Wednesday 5 August 2015
A Ferrari Monza is one of a series of cars built by Ferrari. In the early 1950s, Ferrari shifted from using the compact Gioacchino Colombo-designed V12 engine in its smallest class of sports racers to a line of four-cylinder engines designed by Aurelio Lampredi. Inspired by the success of the light and reliable 2.5 L 553 F1 car, the four-cylinder sports racers competed successfully through the late 1950s, culminating with the famed 500 Mondial and 750 Monza.
One important stylistic difference between most four-cylinder Ferraris is that they lacked the hood scoops common on V12 models. The V12 cars used downdraft carburettors located centrally in the "valley" of the engine, while the inline-engined fours used side-draft units and thus did not need the hood scoops.
The 1956/7 500 TRC was a massaged version of the successful 500 TR of the previous year. In keeping with the new C-section regulations, Ferrari widened the cockpit, added doors, fitted a windscreen, and even added a stowable convertible top. It rode on the longer 2350 mm (93 in) wheelbase of the 860 Monza and featured coil springs all around, though the live axle in the rear was retained rather than the more modern de Dion tube. The 680 kg (1500 lb) car's 180 hp (142 kW) made it quite capable, and even though it was never a works car, a 500 TRC was 7th overall, claiming class victory at the 1957 24 Hours of Le Mans. Another 500 TRC claimed a class win at the 1958 Targa Florio.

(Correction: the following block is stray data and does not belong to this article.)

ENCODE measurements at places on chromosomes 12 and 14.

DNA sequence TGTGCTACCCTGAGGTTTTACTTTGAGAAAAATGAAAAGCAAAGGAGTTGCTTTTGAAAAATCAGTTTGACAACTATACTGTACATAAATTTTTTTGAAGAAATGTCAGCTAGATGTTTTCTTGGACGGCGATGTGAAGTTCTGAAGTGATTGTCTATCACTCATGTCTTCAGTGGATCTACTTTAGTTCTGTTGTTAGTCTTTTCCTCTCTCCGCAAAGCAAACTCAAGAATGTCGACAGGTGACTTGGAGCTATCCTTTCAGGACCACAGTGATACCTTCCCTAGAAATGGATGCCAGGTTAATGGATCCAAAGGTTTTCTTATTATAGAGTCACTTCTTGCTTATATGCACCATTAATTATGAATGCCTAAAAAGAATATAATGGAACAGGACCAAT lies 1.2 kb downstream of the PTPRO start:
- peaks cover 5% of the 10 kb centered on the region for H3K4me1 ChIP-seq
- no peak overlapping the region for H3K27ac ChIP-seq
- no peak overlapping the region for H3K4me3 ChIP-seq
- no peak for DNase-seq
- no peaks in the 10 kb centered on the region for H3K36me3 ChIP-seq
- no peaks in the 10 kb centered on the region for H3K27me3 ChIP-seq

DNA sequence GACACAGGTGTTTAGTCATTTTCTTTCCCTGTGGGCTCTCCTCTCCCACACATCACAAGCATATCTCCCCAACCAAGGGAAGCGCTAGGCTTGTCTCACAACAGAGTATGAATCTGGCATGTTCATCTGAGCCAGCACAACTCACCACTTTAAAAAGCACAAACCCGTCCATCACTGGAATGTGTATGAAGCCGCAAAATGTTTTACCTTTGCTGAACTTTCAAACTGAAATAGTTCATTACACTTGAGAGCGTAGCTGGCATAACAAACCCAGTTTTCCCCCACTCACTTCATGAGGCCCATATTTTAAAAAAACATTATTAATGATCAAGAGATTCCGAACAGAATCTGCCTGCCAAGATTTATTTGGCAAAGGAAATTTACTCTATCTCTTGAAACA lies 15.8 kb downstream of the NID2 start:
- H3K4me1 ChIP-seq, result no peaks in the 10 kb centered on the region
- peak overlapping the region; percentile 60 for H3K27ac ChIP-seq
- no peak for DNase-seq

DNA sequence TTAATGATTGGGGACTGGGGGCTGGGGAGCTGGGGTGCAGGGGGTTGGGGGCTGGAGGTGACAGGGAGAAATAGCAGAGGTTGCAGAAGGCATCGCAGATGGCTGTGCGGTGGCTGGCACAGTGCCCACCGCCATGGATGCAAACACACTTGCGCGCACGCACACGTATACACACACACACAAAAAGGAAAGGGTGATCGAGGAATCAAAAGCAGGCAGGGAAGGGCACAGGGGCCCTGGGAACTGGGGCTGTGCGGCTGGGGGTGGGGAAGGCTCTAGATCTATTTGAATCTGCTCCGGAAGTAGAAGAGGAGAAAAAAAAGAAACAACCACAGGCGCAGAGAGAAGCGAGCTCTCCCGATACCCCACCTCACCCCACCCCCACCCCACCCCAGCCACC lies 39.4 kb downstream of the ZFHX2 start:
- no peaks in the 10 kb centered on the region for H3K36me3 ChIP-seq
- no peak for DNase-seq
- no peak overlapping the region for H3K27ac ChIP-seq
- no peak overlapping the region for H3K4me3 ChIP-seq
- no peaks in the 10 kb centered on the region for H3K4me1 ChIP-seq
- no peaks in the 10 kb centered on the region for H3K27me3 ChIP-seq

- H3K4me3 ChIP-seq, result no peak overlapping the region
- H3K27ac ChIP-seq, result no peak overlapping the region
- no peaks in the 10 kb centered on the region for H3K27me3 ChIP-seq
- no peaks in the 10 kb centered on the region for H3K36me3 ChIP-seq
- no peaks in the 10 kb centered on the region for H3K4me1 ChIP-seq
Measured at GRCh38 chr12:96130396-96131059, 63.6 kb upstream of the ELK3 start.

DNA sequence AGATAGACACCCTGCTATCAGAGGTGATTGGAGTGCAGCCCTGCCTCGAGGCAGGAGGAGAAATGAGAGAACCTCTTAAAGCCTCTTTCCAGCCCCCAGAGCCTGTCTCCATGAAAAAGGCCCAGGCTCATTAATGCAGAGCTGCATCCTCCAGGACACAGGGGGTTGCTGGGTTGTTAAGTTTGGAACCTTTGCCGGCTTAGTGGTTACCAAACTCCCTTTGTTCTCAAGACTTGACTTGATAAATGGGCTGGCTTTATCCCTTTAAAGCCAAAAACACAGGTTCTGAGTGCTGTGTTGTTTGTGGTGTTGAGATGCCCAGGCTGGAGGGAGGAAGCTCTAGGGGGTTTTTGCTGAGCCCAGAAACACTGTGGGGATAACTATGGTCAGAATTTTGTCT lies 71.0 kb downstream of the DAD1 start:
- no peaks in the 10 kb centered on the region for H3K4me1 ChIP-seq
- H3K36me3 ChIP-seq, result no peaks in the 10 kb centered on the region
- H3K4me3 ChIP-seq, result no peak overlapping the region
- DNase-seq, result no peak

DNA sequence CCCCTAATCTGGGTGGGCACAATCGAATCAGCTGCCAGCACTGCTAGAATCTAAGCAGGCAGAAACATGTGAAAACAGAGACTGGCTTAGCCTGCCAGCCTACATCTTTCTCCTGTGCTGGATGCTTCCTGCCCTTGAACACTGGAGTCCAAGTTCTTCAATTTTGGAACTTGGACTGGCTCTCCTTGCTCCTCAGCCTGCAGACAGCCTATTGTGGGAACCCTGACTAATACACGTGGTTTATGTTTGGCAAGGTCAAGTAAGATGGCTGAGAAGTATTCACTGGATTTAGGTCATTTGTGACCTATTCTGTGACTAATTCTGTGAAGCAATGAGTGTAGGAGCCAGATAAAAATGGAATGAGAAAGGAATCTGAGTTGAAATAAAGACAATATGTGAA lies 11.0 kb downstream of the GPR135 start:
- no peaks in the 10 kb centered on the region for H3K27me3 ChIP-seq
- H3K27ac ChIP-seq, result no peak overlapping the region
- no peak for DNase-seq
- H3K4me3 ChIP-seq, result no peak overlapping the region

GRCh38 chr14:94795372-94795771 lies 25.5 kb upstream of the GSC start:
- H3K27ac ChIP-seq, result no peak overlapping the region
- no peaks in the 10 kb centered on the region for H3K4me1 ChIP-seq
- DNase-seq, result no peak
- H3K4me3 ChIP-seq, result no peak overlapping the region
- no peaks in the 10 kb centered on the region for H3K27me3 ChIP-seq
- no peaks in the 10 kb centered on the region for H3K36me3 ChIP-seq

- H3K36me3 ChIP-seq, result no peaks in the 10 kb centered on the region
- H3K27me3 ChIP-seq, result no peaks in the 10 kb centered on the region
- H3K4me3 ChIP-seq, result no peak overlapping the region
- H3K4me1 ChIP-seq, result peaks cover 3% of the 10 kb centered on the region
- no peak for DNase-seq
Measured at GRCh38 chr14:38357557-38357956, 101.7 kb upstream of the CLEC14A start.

- engine: V12
- capacity: 1985 cc
- horsepower: 180 HP
- gearbox: 4+1
- top speed: 220 km/h